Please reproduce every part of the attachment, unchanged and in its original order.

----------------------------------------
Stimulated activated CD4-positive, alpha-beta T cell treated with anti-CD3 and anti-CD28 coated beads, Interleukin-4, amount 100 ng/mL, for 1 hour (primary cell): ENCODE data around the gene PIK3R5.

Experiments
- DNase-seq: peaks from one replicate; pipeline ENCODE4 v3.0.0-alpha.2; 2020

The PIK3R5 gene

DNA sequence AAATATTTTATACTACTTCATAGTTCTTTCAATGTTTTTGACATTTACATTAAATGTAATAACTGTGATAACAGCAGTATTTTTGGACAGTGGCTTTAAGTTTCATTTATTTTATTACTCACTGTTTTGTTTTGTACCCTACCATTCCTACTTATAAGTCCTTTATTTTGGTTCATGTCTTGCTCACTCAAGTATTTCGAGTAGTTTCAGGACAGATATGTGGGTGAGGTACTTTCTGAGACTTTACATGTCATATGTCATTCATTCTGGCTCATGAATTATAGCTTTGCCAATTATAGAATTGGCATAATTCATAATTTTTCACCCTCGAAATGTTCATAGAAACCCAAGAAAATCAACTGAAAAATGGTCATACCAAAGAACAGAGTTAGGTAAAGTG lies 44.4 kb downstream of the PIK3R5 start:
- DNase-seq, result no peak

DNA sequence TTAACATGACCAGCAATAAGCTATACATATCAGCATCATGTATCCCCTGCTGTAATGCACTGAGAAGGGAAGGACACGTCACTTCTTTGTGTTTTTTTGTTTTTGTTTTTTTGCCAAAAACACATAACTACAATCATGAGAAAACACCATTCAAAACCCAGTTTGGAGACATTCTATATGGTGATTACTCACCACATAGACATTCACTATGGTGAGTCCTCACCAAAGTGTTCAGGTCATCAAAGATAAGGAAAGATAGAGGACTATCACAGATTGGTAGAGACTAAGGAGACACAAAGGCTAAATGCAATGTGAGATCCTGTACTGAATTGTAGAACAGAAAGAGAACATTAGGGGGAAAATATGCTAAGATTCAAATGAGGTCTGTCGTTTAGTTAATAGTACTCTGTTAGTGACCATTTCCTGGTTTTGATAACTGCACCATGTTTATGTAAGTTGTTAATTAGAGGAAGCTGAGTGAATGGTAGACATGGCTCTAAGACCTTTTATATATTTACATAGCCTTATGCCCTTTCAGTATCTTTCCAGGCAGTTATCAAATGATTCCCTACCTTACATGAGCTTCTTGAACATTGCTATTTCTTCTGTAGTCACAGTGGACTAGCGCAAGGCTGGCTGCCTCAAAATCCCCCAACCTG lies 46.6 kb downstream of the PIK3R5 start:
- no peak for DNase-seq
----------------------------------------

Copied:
Stimulated activated CD4-positive, alpha-beta T cell treated with anti-CD3 and anti-CD28 coated beads, Interleukin-4, amount 100 ng/mL, for 1 hour (primary cell): ENCODE data around the gene PIK3R5.

Experiments
- DNase-seq: peaks from one replicate; pipeline ENCODE4 v3.0.0-alpha.2; 2020

The PIK3R5 gene

DNA sequence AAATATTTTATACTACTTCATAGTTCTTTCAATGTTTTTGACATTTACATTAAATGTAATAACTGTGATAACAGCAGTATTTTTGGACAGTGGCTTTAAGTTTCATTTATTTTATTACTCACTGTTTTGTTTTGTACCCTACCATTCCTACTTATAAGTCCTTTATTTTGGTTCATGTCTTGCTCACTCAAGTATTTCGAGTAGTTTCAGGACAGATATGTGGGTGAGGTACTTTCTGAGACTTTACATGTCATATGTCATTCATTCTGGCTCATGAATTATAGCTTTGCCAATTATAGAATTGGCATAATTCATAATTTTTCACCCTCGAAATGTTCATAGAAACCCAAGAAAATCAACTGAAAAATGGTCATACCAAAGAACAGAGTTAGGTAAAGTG lies 44.4 kb downstream of the PIK3R5 start:
- DNase-seq, result no peak

DNA sequence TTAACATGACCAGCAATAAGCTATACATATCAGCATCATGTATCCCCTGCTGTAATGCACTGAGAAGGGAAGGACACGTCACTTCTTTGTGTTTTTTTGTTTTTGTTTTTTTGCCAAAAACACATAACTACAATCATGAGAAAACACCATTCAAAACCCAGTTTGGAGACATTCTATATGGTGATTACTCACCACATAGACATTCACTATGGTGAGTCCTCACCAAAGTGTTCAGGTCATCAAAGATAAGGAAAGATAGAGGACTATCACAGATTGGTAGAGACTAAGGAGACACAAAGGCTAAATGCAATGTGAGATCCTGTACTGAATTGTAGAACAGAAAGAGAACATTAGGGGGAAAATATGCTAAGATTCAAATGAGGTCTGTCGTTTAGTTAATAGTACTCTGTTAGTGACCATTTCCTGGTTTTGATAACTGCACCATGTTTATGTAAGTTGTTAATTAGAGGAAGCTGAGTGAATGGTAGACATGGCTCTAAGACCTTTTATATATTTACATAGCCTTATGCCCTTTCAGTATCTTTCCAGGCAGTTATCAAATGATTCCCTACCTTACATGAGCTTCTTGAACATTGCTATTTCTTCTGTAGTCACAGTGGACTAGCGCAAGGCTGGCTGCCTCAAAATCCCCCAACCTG lies 46.6 kb downstream of the PIK3R5 start:
- no peak for DNase-seq